Former British PM Heath named in child-sex probe
Published 04/08/2015 | 02:30
The British Independent Police Complaints Commission (IPCC) is to investigate Wiltshire Police's handling of a claim of child sexual abuse that was made about the former British prime Minister Ted Heath, who died in 2005.
The probe was launched following allegations that were made about the force's handing of the original investigation, which dates to the 1990s.
The complaint is understood to have been made by a retired senior police officer. Wiltshire Police is now appealing for anyone who thinks they might have been a victim to come forward.
Tory millionaire Heath, a lifelong bachelor, always refused to comment on his sexuality, but it was widely rumoured that he was homosexual.
It was even claimed that as a young politician he was once warned by the Metropolitan Police after being caught 'cottaging' - soliciting for gay sex with strangers - but the claims were never substantiated.
However, the allegations about child abuse are completely new. An IPCC spokesman said: "It is alleged that a criminal prosecution was not pursued when a person threatened to expose that Sir Edward Heath may have been involved in offences concerning children.
"In addition to this allegation, the IPCC will examine whether Wiltshire Police subsequently took any steps to investigate these claims."
A Wiltshire Police spokesman said: "Following the announcement regarding an independent investigation by the IPCC into allegations concerning how Wiltshire Police handled an alleged claim of child sex abuse made in the 1990s, we are carrying out inquiries to identify if there are any witnesses or victims who support the allegations of child sex abuse.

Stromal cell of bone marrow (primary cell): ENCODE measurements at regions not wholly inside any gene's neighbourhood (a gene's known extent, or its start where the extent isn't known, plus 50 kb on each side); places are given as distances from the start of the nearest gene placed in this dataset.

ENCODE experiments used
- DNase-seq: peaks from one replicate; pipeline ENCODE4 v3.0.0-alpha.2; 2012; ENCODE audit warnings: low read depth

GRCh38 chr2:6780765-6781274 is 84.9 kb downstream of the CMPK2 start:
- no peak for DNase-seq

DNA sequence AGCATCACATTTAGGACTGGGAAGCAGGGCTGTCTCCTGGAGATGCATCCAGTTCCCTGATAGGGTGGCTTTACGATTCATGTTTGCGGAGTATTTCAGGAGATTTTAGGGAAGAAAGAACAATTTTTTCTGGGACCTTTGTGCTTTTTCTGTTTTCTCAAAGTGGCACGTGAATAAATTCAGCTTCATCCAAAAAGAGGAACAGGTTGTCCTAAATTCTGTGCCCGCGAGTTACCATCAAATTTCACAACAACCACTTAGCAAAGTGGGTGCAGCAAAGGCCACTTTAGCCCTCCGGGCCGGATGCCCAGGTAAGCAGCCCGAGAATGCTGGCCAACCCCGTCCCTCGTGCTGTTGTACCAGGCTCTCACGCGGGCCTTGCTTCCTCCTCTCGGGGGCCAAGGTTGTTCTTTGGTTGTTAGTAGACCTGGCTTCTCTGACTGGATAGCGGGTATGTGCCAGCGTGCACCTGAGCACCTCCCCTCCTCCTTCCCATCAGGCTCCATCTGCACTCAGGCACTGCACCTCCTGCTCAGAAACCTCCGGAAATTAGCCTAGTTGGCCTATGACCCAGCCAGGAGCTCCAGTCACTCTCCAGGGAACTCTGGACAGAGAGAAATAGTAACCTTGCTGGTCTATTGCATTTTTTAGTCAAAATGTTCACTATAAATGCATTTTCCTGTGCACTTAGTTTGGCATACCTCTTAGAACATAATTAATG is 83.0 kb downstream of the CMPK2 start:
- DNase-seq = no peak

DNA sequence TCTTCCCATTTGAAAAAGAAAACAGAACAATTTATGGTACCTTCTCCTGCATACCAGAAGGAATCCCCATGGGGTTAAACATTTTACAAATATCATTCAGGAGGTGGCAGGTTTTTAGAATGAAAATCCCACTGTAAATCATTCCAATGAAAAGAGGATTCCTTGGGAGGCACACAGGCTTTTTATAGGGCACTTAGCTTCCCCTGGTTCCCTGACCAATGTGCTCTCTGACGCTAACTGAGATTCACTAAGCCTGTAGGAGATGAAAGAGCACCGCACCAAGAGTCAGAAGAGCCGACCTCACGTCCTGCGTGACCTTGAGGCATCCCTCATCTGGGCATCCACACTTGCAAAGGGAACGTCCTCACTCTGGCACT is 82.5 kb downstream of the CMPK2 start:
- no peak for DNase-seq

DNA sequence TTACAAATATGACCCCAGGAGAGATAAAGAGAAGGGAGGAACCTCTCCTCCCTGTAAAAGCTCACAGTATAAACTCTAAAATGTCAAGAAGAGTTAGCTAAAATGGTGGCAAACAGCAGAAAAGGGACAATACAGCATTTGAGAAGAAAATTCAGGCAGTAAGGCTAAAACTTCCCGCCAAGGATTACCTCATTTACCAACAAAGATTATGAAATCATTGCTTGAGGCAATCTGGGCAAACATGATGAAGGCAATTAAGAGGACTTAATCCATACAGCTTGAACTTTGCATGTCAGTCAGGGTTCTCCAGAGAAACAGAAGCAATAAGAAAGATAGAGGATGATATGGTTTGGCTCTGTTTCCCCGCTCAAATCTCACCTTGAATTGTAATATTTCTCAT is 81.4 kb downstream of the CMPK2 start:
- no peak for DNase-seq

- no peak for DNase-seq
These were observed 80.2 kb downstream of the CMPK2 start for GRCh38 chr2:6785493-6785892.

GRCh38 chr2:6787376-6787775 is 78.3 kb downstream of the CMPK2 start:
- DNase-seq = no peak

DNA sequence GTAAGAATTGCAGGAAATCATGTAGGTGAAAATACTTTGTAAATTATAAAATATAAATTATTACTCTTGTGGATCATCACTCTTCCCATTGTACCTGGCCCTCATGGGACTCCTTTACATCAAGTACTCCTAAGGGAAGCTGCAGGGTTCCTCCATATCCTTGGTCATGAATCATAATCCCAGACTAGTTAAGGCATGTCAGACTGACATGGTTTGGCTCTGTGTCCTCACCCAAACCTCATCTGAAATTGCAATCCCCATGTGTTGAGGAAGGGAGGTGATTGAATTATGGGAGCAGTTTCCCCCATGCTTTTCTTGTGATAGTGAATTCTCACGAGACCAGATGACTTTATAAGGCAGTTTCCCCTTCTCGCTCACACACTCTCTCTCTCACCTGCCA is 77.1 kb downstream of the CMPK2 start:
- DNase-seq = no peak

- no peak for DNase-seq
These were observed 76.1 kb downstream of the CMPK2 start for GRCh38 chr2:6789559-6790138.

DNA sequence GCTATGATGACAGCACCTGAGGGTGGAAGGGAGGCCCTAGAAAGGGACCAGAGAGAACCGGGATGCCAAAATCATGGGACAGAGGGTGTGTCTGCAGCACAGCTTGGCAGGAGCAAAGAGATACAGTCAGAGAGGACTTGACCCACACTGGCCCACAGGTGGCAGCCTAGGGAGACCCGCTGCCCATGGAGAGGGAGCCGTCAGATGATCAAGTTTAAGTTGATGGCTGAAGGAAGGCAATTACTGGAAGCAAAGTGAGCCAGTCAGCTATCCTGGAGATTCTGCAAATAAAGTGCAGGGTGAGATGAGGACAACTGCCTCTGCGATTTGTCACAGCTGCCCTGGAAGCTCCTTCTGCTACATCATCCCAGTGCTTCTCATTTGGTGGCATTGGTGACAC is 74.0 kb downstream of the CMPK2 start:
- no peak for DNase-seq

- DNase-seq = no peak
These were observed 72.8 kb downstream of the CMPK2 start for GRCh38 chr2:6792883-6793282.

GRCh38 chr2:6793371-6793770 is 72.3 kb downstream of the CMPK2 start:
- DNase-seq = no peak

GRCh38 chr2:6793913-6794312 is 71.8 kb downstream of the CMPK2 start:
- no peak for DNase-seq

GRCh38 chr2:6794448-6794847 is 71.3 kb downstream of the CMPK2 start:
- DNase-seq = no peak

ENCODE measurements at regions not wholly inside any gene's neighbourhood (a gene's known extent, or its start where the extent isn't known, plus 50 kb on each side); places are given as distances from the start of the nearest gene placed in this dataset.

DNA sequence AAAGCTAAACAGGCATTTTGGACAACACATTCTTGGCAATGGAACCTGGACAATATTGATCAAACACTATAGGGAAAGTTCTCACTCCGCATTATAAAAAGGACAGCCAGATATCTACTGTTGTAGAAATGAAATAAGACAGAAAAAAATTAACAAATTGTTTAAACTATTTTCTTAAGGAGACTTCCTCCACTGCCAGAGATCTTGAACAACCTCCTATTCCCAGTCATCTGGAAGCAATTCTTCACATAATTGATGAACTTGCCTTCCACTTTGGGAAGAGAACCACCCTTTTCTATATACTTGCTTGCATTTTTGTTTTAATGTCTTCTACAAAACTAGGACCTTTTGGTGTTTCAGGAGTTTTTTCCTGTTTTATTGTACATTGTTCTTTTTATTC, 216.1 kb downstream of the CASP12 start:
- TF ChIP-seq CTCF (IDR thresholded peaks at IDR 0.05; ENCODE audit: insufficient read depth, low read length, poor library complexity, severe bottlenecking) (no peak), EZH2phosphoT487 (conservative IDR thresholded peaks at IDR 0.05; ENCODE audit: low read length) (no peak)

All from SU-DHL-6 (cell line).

"Sir Edward Heath has been named in relation to offences concerning children. He lived in Salisbury for many years and we would like to hear from anyone who has any relevant information that may assist us in our inquiries or anyone who believes they may have been a victim.
"If there is evidence of offences having been committed we will ensure that, if possible, those responsible are held to account through a thorough and detailed investigation. This includes any other parties who are identified as having been involved in child sex abuse."
Heath was leader of the Conservative Party from 1965 to 1975 and was Britain's prime minister between 1970 and 1974.
He retired from Parliament in 2001 and died four years later in 2005.
Wiltshire Police and Crime Commissioner Angus Macpherson said: "Wiltshire Police referred the allegations to the Independent Police Complaints Commission and advised my office of the referral.
"The progress of this investigation has been monitored by my office at every stage and I am satisfied that the necessary momentum and engagement with the IPCC has been maintained by Wiltshire Police since the information was received.
"It is important that the IPCC investigation is given full co-operation. I will be watching closely to see if any evidence of corruption or poor practice is uncovered.
"My priority as commissioner is to put the interests of victims at the heart of everything we do, as well as holding the force to account.
"We have often seen from high-profile national cases that victims who have not spoken of their abuse for many years find their voice and speak out."
He added: "I would like to encourage any victims, or anyone with information which could help the investigation, to have the confidence and courage to come forward."
The Labour MP Tom Watson claimed that he received information in 2012 relating to allegations of child abuse involving Heath.
He said: "A separate claim concerning Heath was made to me subsequently. I passed them both to the police, who have confirmed to me that at least one of those allegations is being investigated and taken seriously."
The Sir Edward Heath Charitable Foundation said: "We welcome the investigation by Wiltshire Police, which we wholeheartedly believe will clear Sir Edward's name and we will co-operate fully with the police in their inquiries."
Heath, who led the Conservative government between 1970 and 1974, never married and was famously reticent about his private life.
One biographer concluded that he may have been a latent or repressed homosexual, while another thought he was "pretty well sexless".
Away from politics, Heath was noted for his enthusiasm for sailing his yacht and classical music.
He died at home in Salisbury, aged 89, in July 2005. (© Daily Telegraph, London)